Do it right: lean, clean, and obvious.
With all the attention HTML formatting commands, plain-text e-mail may seem a quaint relic, like your Commodore 64 or a 300-baud dial-up modem.
Quite the contrary. Text e-mail is more important than ever now that HTML is under attack from image-blocking, platforms that don't properly render it, and aggressive spam filtering that targets non-standard formatting or message size.
I'm not reviving the old text-vs.-HTML debate here. You need both in an effective, well-rounded e-mail program. Transactional messages in particular should be formatted in text to ensure proper rendering and delivery.
However, text in commercial messages or newsletters has been shortchanged lately. Many marketers don't even offer it as an option or include it as part of their multipart MIME (define) message format (an egregious error), which can upset readers who truly don't want HTML e-mail.
Making the Case for Text
A strong text message will help you cover the gaps, will meet a broader range of reader preferences, and can improve campaign effectiveness for those recipients who receive it as text anyway.
Text appeals to a significant subset of e-mail readers due to its simplicity. It doesn't raise the same red security flags as HTML, even if it also doesn't yield the same bounty of data from each mailing. It also renders properly across more platforms: Mac, PC, cell phone, PDA, mail station.
You can't expect good results if you just slap a text e-mail together and ship it out. Text takes careful design and planning, too. Think lean, clean, and obvious.
Normally, the more links you put in a message, the more avenues to your site you provide readers. In a text message, though, too many URLs can overwhelm the text. Show the most important links. Typically, these are:
If you typically publish full-length articles in your newsletter, consider either running just headlines with the first couple paragraphs or a summary, then link to the article on the site.
Also, create a short table of contents near the top if you have several message elements.
Too much text crammed into a small space turns a text message into a gray blob. Try the following to help move the reader's eye efficiently through the message:
Because your brand or company logo won't display in a text message, you must be absolutely clear about who you are to avoid confusion or be mistaken for a spammer. This starts in the inbox. Ensure your company or brand, not an e-mail address or department or employee name, displays prominently in the sender and subject lines.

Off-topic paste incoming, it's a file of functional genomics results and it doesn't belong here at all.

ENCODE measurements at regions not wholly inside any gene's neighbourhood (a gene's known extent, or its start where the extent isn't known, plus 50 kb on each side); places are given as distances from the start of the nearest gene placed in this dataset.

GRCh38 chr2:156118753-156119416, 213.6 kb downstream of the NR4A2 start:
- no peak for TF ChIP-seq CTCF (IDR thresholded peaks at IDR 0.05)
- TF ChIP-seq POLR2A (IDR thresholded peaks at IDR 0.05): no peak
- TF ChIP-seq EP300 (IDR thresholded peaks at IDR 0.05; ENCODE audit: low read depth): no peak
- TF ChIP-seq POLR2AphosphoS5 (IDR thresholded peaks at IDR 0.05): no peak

In the message itself, use a title line to announce the offer or publication name. You don't have to worry about copy being blocked they way images are, but you must still design for a preview pane that displays only the top 2 to 4 inches of the message.
Incorporating Text and HTML
Even if you don't offer a text version of your e-mail, you should still incorporate text elements into HTML messages so your most important content appears despite blocked images. I outlined how upgraded e-mail clients are challenging marketers and publishers on this topic in a previous column.
You can also combine text and HTML in transactional messages to extend your marketing reach or initiate the customer relationship, but proceed with caution:
And as always, keep on deliverin'!
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Want more e-mail marketing information? ClickZ E-Mail Reference is an archive of all our e-mail columns, organized by topic.
Stefan Pollard, who started his career in online marketing in 1999, was considered a selfless mentor and champion of best practices in e-mail marketing. He held the position of senior strategic consultant at Responsys where he was responsible for developing e-mail marketing and lifecycle messaging strategies to increase clients' ROI. Before that, Stefan led the e-mail consulting program for Lyris clients, frequently speaking at industry events on best practices. Prior to that, he managed the audit process and consulted with clients to improve their e-mail delivery challenges for Habeas. As an e-mail marketer, he spent several years building and executing acquisition and retention campaigns at E-Loan and Cybergold.com. He died May 14, 2010.
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